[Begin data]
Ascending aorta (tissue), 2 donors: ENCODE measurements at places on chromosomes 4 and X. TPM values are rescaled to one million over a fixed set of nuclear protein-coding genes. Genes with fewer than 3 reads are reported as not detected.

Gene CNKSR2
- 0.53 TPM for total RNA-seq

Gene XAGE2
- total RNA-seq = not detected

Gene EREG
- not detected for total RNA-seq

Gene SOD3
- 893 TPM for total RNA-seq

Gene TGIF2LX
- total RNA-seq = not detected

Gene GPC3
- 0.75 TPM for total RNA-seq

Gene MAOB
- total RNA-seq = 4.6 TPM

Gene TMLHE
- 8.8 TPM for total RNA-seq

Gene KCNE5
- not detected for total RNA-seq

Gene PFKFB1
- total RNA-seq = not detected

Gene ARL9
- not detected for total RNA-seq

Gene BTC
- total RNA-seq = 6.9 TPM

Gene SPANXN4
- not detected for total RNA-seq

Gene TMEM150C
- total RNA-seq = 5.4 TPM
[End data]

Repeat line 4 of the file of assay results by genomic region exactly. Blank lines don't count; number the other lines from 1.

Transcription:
Gene XAGE2